Take a few long, slow, easy breaths to settle in and let go of the busyness of the day. You may even choose to bring a slight smile to your lips. One that conveys a sense of warmth and acceptance to your experience.
If it feels comfortable, close your eyes and place your hand over your heart in a gentle way. Allow yourself to feel the warmth and kindness of your hand on your heart. Take slow and gentle breaths for about a minute, allowing yourself to feel the rhythm of your breathing.
Next, scan your body and notice any places of discomfort or tension. Slowly, and with great caring, scan your:
- And feet
When scanning, take notice of any tension that may be present.
Now bring your attention to the part of your body where you feel the most discomfort. For a moment, notice this discomfort without trying to change it. Then let yourself physically and mentally soften around that area. Breathe into the area with warmth, ease, and an intention to care for it.
Offer yourself some warmth and kindness. Use words you might use with a good friend or that a good friend might use with you. These words could be simple wishes for compassion and wellbeing. The words may be as simple as:
“May I be well. May I be safe. May I be held in loving kindness. May I be at peace. May I be at ease. May I accept myself in all of the seasons of life. May I be at ease with all of my feelings.”
Now scan your whole body and bring your attention again to any places of discomfort. Let the feelings be just as they are, but surround them with a sense of warmth, kindness, and caring. Let there be a sense of friendliness and spaciousness surrounding the feelings. Letting them be as they are, just for this moment.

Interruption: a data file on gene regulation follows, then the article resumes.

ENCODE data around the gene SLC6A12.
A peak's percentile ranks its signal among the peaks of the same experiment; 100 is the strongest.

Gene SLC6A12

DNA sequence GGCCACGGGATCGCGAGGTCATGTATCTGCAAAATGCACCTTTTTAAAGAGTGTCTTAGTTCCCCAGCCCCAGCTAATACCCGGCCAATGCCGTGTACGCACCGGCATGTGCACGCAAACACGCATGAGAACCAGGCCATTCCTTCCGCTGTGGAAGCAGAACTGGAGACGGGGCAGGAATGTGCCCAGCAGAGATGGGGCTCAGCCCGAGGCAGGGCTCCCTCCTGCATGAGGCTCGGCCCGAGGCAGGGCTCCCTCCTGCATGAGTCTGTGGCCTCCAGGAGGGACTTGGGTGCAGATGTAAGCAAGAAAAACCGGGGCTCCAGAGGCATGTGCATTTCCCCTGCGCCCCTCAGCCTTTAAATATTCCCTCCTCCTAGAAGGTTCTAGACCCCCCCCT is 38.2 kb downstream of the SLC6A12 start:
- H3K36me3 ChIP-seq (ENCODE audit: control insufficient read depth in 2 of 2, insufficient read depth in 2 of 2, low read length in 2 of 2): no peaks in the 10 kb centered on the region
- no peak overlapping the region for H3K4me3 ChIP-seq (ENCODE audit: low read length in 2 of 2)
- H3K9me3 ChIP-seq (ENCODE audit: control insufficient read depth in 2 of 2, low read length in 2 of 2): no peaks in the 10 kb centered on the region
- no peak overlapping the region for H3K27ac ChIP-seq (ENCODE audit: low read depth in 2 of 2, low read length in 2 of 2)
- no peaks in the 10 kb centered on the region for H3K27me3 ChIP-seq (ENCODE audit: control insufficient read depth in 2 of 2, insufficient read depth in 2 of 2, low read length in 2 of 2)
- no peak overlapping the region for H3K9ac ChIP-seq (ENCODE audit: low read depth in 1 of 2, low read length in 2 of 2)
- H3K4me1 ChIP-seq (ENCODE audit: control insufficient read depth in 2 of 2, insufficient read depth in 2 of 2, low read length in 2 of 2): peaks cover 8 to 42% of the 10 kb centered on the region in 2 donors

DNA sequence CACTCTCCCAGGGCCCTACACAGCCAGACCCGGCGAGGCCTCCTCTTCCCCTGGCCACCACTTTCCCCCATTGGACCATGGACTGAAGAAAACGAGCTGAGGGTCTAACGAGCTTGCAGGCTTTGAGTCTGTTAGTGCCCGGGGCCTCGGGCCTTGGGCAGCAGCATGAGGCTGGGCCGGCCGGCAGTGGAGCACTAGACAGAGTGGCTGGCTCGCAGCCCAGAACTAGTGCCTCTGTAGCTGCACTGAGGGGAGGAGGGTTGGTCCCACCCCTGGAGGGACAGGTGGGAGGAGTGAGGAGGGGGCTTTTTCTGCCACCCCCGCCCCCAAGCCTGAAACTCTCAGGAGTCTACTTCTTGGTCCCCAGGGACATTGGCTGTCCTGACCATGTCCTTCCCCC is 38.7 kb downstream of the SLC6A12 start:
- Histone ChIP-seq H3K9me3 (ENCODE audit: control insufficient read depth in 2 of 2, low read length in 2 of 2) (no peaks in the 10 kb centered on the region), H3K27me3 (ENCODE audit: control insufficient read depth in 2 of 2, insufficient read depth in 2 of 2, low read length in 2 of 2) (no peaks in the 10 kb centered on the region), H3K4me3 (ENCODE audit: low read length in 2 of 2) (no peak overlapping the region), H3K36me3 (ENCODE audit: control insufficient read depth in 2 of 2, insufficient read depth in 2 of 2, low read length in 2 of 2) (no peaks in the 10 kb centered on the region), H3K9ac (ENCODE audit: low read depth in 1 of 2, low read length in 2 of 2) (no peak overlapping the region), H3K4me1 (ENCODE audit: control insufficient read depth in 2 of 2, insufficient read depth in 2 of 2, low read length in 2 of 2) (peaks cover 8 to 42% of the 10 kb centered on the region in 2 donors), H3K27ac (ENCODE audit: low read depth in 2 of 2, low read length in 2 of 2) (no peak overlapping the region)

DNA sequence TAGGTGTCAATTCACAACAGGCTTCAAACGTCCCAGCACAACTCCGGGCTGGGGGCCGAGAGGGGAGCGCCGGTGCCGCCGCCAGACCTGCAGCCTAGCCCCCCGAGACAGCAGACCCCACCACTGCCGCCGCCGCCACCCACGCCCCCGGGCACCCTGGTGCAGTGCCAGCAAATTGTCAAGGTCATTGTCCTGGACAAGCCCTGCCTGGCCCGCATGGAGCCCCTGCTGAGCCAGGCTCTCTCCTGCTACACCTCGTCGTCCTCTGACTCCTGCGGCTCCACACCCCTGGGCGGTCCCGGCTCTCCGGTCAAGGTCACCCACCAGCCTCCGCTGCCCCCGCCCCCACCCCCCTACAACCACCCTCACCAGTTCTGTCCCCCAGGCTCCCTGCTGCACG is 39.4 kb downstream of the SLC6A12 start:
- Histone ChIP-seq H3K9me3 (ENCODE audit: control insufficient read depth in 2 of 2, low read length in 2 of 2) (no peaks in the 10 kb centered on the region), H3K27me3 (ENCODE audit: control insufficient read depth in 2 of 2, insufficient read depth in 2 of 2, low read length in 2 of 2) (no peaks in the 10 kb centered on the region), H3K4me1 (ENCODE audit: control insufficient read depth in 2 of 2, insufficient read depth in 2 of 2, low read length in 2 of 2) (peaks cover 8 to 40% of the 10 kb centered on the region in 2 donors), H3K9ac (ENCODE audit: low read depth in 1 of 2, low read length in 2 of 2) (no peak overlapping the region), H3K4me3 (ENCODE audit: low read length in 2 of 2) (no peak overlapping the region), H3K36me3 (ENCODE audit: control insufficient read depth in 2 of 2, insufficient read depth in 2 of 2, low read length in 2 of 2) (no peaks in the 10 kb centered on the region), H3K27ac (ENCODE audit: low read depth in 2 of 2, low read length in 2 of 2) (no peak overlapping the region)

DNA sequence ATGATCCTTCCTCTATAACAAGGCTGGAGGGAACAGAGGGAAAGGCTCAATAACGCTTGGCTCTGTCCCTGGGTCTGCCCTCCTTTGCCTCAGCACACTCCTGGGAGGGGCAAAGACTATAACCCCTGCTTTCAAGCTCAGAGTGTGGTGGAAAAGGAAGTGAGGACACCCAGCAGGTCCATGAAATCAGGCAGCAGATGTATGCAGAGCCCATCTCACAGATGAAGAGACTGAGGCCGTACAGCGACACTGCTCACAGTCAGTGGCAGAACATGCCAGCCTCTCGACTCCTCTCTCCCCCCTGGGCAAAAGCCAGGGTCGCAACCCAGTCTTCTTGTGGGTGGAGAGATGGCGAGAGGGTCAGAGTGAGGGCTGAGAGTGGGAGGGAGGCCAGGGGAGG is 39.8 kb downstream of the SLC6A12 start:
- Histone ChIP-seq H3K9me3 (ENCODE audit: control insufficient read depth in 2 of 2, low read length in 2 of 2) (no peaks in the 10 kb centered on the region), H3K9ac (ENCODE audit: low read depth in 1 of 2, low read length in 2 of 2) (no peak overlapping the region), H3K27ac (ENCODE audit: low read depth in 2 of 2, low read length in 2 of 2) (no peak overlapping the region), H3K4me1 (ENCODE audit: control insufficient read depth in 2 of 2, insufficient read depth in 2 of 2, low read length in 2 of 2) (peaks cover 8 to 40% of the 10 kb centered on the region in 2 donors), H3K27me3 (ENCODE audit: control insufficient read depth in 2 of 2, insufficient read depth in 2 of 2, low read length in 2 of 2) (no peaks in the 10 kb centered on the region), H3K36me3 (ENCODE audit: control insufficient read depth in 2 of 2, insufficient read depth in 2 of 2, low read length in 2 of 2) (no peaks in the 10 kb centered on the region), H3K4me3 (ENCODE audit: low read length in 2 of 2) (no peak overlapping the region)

Now slowly open your eyes.
What Do I Need to Hear?
Find a space where you won’t be interrupted for 10-15 minutes. Let yourself settle in, perhaps surrounded by items that comfort you. This may be a lit candle, a soft blanket, a gift given by someone who loves you deeply. If it feels right, play soothing music. It can be helpful to keep a notebook nearby to write down ideas and phrases that come to mind.
Allow yourself to sit quietly for a few minutes.
You may place a hand over your heart as a reminder that we are deliberately cultivating care and compassion for yourself and your feelings.
Now, when you are ready, ask yourself, “What do I need to hear? What words, if whispered in my ear by someone who loves me, would make me feel safe and cared for? What words do I need right now in this moment?” Then sit quietly for a few minutes and wait to see what words arise.
Perhaps the words would be, “You are safe. You are loved. You are cared for. It’s OK to feel whatever you are feeling. I’m here for you. You are worth loving. You are worth caring for.”
If you choose, you can write down these words in a notebook. Then, be creative! Use these phrases in any way that would feel caring to you. You might program reminders into a smartphone to bring these phrases up at random as a reminder to handle yourself with care. You may choose to draw simple illustrations for these words and place them on your refrigerator. Or, near a mirror in your bathroom.
Would you like to learn more about working with grief?
Our therapists are trained to help you work with grief and loss. If you or someone you know would benefit from learning more about working with grief and loss, please contact us today. We would be happy to speak with you about how we may be able to help.
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Blog: A Compassionate Approach to Anger
The Mindful Self-Compassion Program (Christopher Germer, PhD and Kristin Neff, Phd)
Guided Meditation from Jack Kornfield, PhD:
Grieving Mindfully: A Compassionate and Spiritual Guide to Coping with Loss – Sameet M. Kumar, PhD
Mindfulness and Grief – Heather Stang
Mindfulness for Prolonged Grief: A Guide to Healing after Loss when Anxiety, Depression, Anxiety, and Anger Won’t Go Away – Sameet M. Kumar, PhD
No Death, No Fear: Comforting Wisdom for Life – Thich Nhat Hanh
Radical Acceptance: Embracing Your Life with the Heart of a Buddha – Tara Brach
When Things Fall Apart: Heart Advice for Difficult Times – Pema Chodron